It may be clear that a person needs assistance to manage their affairs, but it is too late to make a Lasting Power of Attorney.  An application may therefore be required to the Court of Protection (COP) for a Deputy to be appointed in respect of Property and Financial Affairs. 

Much the same as for Lasting Power of Attorney, it is possible to have a Deputy to deal with Property & Financial Affairs and a Deputy to deal with Health & Welfare.  Most applications to the Court of Protection are in respect of Property & Financial Affairs.    

Applying to be a Deputy

Before making a Deputyship application to become someone’s Deputy, you need to check that they have not made a power of attorney, whether it is an Enduring Power of Attorney or Lasting Power of Attorney.

Unless a sole attorney has died or lost capacity themselves, or an attorney has been removed by the court for reasons of misconduct, the court will not overrule the wishes of the person who has lost capacity.

It may be a simple matter of checking through paperwork to find out if there is an existing power of attorney.  It is also possible to check with the Office of the Public Guardian to see if a power of attorney has already been registered.

How long does it take to be appointed as a Deputy?

Applying to the Court of Protection to become someone’s Deputy is a time-consuming process, typically at least six months.

Until a final order is received you will not be able to make decisions on that person’s behalf.

Unless there are direct debits or standing orders in place, bills cannot be paid until an appointment is made. Once you are appointed as Deputy, you will be able to repay yourself for any bills that you pay from your own funds during this time. If you are unable to cover the cost of the bills, it is important that you contact the various creditors to explain the circumstances and make suitable arrangements.

Who pays the Deputyship fees?

Because of the different parties involved along the way, Deputyship applications are notoriously expensive.

Some costs, such as the cost of the medical report and the court application fee, must be paid upfront. You will need to meet these costs, but you can reimburse yourself from the funds of the person about whom the application is made once you are appointed. Other costs, such as solicitors’ fees, can often be paid once you have access to the person’s funds after a Deputyship order has been granted.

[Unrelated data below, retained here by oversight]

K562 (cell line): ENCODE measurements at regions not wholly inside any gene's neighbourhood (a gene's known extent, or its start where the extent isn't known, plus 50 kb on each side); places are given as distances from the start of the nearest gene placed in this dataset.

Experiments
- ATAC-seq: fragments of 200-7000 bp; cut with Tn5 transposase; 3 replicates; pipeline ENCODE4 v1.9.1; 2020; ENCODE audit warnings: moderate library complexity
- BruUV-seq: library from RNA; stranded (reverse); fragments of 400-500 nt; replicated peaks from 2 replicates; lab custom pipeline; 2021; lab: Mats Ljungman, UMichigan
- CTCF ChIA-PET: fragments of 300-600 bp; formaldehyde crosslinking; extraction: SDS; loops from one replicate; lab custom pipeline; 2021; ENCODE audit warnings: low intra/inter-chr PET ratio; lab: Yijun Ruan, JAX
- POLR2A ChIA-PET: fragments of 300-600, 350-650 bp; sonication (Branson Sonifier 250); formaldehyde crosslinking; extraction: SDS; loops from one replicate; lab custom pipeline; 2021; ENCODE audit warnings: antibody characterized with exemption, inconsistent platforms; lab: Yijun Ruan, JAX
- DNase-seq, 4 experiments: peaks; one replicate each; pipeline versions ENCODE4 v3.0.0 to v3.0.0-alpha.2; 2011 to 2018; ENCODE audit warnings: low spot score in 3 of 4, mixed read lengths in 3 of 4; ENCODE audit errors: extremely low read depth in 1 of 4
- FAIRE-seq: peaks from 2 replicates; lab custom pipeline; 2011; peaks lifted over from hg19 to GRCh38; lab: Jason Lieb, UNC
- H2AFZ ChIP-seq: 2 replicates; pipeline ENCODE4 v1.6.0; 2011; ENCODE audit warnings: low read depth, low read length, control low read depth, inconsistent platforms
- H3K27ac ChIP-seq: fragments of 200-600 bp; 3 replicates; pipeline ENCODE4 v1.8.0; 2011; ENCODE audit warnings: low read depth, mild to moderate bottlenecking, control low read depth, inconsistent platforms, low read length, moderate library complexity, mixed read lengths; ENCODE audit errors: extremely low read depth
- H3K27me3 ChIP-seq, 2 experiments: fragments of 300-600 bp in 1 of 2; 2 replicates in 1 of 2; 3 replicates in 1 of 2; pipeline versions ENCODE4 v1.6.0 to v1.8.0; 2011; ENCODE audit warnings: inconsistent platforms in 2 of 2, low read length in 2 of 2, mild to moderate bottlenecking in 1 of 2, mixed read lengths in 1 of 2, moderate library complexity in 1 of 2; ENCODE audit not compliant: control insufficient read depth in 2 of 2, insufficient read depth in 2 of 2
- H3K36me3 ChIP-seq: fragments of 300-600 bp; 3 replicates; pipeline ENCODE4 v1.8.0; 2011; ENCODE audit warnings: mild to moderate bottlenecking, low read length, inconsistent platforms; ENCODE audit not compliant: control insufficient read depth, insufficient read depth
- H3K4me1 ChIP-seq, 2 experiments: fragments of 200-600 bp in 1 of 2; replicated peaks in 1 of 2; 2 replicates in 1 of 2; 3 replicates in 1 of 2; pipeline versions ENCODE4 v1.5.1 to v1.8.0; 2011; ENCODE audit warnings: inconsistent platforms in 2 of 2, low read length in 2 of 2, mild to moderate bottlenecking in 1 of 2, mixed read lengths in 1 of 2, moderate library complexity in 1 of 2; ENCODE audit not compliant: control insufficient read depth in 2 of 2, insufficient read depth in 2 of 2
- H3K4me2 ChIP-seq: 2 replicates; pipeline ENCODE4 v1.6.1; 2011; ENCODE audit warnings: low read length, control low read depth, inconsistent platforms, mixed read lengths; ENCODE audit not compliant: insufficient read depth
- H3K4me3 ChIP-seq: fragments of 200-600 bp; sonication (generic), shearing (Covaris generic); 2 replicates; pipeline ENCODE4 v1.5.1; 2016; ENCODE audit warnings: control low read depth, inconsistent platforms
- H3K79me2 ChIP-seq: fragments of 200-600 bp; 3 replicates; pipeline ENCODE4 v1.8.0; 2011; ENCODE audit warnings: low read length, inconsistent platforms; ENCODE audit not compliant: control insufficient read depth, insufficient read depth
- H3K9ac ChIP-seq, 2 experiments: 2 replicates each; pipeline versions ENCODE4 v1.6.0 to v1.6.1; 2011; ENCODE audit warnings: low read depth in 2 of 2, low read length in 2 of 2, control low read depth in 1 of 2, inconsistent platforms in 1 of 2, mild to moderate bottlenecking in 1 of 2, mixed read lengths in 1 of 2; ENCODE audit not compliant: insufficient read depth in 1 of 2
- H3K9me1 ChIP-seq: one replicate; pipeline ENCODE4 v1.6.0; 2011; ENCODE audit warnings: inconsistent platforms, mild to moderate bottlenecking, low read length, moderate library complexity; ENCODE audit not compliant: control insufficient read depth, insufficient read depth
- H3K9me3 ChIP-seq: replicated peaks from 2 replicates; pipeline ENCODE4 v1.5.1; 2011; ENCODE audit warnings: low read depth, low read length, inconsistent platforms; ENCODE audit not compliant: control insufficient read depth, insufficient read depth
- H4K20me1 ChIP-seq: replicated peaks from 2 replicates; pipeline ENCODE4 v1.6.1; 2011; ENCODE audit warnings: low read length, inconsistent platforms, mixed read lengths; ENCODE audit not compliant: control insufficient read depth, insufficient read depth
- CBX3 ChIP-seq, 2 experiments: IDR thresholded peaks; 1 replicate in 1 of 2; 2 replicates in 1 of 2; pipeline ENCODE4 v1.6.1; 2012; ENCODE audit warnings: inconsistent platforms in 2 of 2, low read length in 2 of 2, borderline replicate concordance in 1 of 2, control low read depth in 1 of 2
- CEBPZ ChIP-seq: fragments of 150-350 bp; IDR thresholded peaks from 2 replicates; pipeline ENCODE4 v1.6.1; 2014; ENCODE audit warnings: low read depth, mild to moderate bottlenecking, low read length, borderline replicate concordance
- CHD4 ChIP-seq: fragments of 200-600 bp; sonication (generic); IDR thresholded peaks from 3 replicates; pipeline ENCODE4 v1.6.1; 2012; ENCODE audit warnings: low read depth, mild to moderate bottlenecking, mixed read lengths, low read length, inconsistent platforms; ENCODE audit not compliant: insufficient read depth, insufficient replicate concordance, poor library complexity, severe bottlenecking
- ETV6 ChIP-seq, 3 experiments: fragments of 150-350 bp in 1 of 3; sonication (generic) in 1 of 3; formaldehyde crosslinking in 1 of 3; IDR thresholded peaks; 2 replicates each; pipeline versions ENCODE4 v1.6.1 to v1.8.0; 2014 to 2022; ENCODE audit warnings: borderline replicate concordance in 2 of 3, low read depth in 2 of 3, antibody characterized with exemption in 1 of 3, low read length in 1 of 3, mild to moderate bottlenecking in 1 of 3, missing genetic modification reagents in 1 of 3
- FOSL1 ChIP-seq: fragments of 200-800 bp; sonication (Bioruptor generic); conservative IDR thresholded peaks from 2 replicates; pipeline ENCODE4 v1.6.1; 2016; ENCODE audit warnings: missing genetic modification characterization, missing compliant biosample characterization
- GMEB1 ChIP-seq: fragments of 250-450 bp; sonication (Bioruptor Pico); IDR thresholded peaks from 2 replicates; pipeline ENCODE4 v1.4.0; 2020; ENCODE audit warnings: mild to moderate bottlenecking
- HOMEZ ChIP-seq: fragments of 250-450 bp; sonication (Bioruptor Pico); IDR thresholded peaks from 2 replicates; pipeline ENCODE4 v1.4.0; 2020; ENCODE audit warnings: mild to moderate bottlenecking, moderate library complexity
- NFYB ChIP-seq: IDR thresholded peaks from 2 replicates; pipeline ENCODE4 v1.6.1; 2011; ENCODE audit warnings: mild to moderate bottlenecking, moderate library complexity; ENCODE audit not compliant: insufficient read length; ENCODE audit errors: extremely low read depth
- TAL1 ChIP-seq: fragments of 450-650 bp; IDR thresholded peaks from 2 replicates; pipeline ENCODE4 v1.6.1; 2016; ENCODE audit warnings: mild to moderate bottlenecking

Reporting requirements

One of the major differences to becoming someone’s Deputy, rather than being their attorney, is that you will be subject to a certain level of supervision. This is particularly useful if you have never acted as a Deputy or attorney previously, as it provides some reassurance that the decisions you make are appropriate.

A Deputy must submit an annual report to the Office of the Public Guardian, detailing the exact capital, income and expenditure that has taken place each year. The report does not require you to submit receipts, but you should keep these for your records as it will make completing the report much easier.

The reporting can be onerous, particularly in the first few years, but it serves to protect your loved one from any mistakes that might be made.


The Deputy will need to take out insurance annually.

If something does go wrong, such as if you were to use the person’s money in a way the order does not allow for – for example by making an unauthorised gift, a claim can then be made to pay back any lost funds to your loved one via the insurer.

The benefits of using a solicitor

If you are considering applying to become a Deputy for someone, our solicitors can help you through the application process and beyond. You may wish to consider applying for a professional Deputy to be appointed alongside you or in your place.

Though it may seem counterintuitive, costs are often reduced by appointing a solicitor to help with the application from the outset. Our team is used to making such applications, and we are aware of all the typical hiccups that might occur along the way.

Instructing a solicitor to make the application on your behalf means you can rest assured that the application process will run smoothly and that you will be appointed in the quickest time possible.

Our team can assist you in the Deputyship application process and in acting as a professional Deputy.  Members of our team are Full Accredited Members of Solicitors for the Elderly and the Professional Deputies Forum and have a vast wealth of experience of dealing with Court of Protection matters.

Speak to a member of our Wills, Trusts, Probate & Court of Protection team for more information

Call our offices on 0191 567 0465 or Request a call back

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